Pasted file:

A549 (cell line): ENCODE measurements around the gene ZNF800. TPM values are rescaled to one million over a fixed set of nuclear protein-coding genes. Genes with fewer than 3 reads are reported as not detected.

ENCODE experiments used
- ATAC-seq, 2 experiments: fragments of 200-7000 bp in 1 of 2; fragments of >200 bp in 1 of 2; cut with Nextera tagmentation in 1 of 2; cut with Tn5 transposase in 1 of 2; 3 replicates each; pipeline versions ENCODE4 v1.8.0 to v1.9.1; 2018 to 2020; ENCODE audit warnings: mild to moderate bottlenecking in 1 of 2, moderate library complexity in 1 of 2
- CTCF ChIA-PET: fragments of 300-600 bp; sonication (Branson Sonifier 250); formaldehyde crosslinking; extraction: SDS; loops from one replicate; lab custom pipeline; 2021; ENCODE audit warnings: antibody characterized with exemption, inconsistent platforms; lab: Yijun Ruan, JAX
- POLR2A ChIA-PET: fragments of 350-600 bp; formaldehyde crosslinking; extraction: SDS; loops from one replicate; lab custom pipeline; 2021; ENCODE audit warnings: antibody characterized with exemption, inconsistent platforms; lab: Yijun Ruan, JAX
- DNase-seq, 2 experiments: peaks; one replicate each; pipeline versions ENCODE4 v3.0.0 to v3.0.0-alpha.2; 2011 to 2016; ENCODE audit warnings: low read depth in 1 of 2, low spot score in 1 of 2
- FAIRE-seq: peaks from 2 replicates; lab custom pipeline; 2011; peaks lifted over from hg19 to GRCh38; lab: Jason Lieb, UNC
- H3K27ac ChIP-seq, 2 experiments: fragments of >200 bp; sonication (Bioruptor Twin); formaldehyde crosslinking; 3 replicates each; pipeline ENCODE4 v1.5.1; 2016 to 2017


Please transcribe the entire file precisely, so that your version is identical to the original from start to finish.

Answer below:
A549 (cell line): ENCODE measurements around the gene ZNF800. TPM values are rescaled to one million over a fixed set of nuclear protein-coding genes. Genes with fewer than 3 reads are reported as not detected.

ENCODE experiments used
- ATAC-seq, 2 experiments: fragments of 200-7000 bp in 1 of 2; fragments of >200 bp in 1 of 2; cut with Nextera tagmentation in 1 of 2; cut with Tn5 transposase in 1 of 2; 3 replicates each; pipeline versions ENCODE4 v1.8.0 to v1.9.1; 2018 to 2020; ENCODE audit warnings: mild to moderate bottlenecking in 1 of 2, moderate library complexity in 1 of 2
- CTCF ChIA-PET: fragments of 300-600 bp; sonication (Branson Sonifier 250); formaldehyde crosslinking; extraction: SDS; loops from one replicate; lab custom pipeline; 2021; ENCODE audit warnings: antibody characterized with exemption, inconsistent platforms; lab: Yijun Ruan, JAX
- POLR2A ChIA-PET: fragments of 350-600 bp; formaldehyde crosslinking; extraction: SDS; loops from one replicate; lab custom pipeline; 2021; ENCODE audit warnings: antibody characterized with exemption, inconsistent platforms; lab: Yijun Ruan, JAX
- DNase-seq, 2 experiments: peaks; one replicate each; pipeline versions ENCODE4 v3.0.0 to v3.0.0-alpha.2; 2011 to 2016; ENCODE audit warnings: low read depth in 1 of 2, low spot score in 1 of 2
- FAIRE-seq: peaks from 2 replicates; lab custom pipeline; 2011; peaks lifted over from hg19 to GRCh38; lab: Jason Lieb, UNC
- H3K27ac ChIP-seq, 2 experiments: fragments of >200 bp; sonication (Bioruptor Twin); formaldehyde crosslinking; 3 replicates each; pipeline ENCODE4 v1.5.1; 2016 to 2017